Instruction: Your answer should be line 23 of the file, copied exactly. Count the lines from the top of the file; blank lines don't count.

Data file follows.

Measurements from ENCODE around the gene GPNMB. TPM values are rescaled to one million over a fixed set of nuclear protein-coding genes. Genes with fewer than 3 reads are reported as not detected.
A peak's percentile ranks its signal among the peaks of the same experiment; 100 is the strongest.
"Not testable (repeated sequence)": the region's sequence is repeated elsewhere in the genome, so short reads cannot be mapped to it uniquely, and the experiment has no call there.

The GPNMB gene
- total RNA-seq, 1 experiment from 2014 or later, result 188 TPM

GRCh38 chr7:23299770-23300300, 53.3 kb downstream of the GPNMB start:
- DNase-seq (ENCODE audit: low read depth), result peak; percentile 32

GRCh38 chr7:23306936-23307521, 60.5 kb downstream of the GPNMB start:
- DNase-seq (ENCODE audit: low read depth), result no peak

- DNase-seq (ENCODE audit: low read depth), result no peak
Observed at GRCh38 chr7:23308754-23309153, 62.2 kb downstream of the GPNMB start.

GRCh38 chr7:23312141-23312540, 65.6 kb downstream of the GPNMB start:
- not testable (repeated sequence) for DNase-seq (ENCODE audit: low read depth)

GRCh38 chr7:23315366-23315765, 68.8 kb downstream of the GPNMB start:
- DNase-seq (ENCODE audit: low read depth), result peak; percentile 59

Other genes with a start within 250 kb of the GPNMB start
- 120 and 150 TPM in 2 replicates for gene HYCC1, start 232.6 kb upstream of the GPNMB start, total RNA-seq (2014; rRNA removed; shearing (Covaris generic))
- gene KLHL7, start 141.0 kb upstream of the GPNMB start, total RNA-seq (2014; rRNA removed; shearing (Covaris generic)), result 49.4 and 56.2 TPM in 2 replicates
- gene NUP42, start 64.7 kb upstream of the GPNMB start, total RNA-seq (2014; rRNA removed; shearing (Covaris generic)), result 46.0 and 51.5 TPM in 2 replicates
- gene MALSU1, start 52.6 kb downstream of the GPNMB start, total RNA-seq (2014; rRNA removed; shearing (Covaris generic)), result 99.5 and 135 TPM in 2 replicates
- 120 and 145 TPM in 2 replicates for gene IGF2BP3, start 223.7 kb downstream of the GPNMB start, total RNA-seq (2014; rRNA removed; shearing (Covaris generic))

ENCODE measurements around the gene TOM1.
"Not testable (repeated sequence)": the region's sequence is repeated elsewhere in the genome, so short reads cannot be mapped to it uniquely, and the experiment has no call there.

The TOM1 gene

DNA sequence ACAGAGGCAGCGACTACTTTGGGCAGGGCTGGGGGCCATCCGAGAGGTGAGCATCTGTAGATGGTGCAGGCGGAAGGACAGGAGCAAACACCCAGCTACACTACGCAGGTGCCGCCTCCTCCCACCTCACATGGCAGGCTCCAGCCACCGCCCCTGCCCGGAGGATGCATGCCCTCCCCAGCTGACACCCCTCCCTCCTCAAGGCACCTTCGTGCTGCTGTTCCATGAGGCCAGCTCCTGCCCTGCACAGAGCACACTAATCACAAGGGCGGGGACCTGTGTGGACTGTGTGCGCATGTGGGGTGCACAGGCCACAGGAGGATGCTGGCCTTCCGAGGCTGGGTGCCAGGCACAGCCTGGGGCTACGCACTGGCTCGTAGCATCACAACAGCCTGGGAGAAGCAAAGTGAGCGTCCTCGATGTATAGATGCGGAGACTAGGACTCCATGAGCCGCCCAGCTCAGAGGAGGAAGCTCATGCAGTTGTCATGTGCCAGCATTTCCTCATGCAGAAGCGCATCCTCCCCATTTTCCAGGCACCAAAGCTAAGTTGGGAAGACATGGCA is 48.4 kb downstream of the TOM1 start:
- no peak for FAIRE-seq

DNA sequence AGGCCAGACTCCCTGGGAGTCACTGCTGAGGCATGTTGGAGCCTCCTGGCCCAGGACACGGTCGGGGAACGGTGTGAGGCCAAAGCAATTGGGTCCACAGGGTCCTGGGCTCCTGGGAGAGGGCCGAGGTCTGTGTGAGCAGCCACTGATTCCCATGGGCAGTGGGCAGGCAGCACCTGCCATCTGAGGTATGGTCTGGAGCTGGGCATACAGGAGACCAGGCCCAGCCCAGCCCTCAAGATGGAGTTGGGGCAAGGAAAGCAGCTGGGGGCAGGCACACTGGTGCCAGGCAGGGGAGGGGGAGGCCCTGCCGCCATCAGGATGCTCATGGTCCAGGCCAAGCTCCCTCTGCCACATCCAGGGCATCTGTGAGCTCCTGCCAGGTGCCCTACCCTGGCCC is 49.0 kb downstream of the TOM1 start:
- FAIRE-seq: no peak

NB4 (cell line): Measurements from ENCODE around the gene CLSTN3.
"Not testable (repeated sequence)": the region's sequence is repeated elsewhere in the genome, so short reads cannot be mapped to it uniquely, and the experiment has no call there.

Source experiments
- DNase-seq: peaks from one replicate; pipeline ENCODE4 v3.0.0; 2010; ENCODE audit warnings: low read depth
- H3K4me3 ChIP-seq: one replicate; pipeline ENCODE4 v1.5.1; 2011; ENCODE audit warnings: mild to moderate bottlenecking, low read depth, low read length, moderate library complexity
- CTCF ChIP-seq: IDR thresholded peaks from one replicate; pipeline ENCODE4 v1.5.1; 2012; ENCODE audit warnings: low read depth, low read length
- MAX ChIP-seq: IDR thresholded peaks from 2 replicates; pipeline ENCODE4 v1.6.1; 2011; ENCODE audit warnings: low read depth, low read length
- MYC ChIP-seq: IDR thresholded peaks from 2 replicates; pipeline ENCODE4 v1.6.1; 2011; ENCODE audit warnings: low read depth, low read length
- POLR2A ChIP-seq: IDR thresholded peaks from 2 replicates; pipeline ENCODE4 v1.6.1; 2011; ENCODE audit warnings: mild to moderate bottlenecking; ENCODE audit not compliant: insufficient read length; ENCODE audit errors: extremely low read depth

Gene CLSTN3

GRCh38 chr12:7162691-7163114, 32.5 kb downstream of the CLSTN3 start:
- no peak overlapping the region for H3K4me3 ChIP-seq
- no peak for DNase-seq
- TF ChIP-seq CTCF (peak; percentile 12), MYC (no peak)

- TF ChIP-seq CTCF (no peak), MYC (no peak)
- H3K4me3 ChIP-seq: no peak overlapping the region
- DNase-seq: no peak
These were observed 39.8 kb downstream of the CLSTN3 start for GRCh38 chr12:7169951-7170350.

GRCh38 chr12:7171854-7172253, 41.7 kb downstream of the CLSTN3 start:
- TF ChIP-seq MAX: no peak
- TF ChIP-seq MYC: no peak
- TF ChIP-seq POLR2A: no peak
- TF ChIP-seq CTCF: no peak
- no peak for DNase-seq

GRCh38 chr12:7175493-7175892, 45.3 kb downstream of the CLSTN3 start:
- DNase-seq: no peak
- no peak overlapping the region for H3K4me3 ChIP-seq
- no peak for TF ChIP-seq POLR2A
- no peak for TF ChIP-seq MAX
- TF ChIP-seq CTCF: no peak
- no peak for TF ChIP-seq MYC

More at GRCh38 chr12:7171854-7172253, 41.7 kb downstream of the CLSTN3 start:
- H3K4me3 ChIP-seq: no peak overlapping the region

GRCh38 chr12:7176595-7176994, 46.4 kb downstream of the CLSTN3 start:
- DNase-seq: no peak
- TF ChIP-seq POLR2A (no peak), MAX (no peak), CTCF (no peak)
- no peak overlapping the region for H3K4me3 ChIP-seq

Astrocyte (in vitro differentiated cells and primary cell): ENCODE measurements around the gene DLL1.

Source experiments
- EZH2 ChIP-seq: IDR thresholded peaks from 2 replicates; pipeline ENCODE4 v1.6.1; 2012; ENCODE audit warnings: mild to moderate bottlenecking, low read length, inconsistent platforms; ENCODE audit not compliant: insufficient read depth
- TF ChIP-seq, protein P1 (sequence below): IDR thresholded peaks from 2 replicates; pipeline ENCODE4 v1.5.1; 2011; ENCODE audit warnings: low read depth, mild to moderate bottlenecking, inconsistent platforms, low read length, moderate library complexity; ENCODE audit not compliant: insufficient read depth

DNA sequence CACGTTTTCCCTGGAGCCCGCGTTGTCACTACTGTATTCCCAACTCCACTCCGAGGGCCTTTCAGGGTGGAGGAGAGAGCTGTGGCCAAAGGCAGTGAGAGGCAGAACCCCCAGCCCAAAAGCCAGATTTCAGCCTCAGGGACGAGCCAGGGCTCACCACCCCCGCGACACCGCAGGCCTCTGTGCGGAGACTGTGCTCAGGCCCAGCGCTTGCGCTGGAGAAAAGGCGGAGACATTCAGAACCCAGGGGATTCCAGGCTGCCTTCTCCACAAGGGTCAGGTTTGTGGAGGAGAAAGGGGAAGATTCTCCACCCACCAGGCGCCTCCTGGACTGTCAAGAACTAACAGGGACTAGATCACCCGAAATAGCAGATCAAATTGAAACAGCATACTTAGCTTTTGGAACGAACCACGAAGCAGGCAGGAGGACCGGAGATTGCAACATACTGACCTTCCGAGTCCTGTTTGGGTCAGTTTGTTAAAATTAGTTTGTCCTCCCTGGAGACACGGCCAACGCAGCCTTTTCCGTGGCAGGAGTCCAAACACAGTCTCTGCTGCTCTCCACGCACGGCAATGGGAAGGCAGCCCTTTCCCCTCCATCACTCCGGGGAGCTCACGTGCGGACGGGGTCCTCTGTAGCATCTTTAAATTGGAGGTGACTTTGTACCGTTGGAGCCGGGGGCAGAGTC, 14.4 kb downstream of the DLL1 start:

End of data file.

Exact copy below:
"Not testable (repeated sequence)": the region's sequence is repeated elsewhere in the genome, so short reads cannot be mapped to it uniquely, and the experiment has no call there.